Victoria has sweltered through its hottest December day on record, with two towns falling just short of 48C.
Horsham, in the state's west, and Hopetoun, in the northwest, recorded 47.9C on Friday afternoon, exceeding the previous December record of 46.6C at Robinvale on New Year's Eve 1976.
Cape Otway, on the Great Ocean Road, also recorded its hottest day of 43.4C, smashing a record set more than 150 years ago.
Melbourne's temperature fell short of the forecast 44C, reaching a maximum of 43.4C, the capital's hottest day since 1876.
"I know we talk a lot about records but it just helps us put in context the extent and unseasonality of the heat. It's just not something we'd normally see in December," the Bureau of Meteorology forecaster Adam Morgan said.
He said the hottest part of summer is usually in January.
There will be no reprieve from the heat until a cool change at about midnight.
"The cool change is still on track and is still later than anyone would want," bureau senior meteorologist Keris Arndt said.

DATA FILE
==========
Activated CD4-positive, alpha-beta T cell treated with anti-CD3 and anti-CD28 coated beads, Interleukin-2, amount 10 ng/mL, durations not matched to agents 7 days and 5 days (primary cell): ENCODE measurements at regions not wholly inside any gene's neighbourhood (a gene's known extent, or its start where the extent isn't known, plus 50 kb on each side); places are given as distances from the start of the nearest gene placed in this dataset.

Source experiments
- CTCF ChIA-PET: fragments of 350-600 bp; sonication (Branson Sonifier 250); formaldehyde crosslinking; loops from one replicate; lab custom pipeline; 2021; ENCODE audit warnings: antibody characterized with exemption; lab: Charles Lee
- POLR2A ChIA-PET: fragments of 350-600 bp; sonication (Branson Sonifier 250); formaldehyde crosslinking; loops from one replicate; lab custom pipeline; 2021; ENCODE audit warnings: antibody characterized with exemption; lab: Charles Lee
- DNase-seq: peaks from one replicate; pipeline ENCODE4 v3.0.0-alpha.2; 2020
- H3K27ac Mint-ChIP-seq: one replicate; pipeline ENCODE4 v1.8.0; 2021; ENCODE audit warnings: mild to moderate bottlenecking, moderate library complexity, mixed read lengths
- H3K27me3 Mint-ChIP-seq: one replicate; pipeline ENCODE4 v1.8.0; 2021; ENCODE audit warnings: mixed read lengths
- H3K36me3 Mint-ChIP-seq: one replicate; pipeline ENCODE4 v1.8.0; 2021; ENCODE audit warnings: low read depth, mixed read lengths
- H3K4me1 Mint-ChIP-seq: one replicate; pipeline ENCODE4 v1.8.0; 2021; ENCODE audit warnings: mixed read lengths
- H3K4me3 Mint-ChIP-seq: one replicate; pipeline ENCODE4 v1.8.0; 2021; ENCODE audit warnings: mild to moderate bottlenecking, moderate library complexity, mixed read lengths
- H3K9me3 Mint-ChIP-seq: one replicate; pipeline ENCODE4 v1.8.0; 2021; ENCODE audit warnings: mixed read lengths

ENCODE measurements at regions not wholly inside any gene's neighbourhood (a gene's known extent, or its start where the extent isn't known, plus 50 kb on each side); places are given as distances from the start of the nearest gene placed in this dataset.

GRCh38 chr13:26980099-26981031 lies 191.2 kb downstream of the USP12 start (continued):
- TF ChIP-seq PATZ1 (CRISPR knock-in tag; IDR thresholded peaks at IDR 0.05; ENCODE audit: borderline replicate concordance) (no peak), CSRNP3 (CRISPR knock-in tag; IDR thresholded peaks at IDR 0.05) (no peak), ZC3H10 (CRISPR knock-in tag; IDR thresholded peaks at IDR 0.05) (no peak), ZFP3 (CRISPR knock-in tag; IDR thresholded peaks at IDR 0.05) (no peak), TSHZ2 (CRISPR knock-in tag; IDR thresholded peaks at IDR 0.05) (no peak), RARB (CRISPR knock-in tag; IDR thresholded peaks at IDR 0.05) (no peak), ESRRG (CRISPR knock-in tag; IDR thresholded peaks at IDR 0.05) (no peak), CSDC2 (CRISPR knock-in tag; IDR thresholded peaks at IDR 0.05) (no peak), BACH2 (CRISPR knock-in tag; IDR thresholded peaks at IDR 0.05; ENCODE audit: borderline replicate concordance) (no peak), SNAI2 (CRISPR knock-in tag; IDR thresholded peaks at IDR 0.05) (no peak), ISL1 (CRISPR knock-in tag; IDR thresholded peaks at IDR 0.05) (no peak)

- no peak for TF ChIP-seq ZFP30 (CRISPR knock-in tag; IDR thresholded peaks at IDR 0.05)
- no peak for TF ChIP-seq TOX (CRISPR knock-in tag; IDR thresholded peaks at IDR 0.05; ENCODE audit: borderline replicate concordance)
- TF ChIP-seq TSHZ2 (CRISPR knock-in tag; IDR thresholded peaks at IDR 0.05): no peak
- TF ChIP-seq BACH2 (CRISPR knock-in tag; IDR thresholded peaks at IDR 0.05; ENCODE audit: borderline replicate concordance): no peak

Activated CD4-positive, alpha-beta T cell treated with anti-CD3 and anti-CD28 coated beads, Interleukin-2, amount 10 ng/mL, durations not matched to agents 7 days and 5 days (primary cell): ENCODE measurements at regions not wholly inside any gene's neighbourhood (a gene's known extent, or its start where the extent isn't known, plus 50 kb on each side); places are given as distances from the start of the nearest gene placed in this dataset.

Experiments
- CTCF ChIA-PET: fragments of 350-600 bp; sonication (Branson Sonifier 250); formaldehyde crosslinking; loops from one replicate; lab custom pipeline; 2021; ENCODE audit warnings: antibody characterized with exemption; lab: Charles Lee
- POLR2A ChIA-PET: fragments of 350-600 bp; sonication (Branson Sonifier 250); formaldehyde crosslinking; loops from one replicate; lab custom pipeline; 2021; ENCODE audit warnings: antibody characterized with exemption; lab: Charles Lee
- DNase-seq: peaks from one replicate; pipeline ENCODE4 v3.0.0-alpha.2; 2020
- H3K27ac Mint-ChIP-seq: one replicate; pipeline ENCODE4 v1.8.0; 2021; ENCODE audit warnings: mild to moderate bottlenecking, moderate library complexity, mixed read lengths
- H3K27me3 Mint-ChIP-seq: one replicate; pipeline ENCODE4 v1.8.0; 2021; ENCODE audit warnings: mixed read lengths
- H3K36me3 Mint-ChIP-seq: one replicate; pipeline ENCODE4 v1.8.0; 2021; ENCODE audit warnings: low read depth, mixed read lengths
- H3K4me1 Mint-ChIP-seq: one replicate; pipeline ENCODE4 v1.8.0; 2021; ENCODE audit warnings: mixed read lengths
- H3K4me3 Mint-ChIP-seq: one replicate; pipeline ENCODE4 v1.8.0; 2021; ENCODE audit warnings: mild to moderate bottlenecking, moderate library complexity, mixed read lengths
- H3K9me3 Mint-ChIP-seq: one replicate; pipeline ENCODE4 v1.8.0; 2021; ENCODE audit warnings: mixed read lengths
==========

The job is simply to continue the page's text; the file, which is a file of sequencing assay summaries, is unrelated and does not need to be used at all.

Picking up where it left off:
"We will slowly cool down with the sun going down but we won't have any cool air until about midnight."
Victoria's Chief Health Officer Brett Sutton warned it could make for an uncomfortable night.
"Lying in bed, people's core body temperature can still increase if the temperatures inside their home are significant," he told reporters.
"Bear in mind people may have a kind of hangover tomorrow with headache and fatigue or even heat cramps or exhausting, racing heart, sweating."
Smoke from the NSW bushfires blanketed Melbourne for most of the day and may also cause some health issues.
The air quality in some parts of Victoria, including Melbourne's suburbs of Bentleigh, Keysborough and Sandringham, was rated "unhealthy" by AirWatch.
East Gippsland, where fire crews are battling several blazes, is experiencing "very poor" to "hazardous" air conditions, according to the Environment Protection Authority Victoria.
"Smoke is never good for you and there is no safe level. So we really say to everyone - minimise your exposure," Dr Sutton said.
He urged people to check on the young, elderly, pregnant woman and those with respiratory conditions.
Australian Associated Press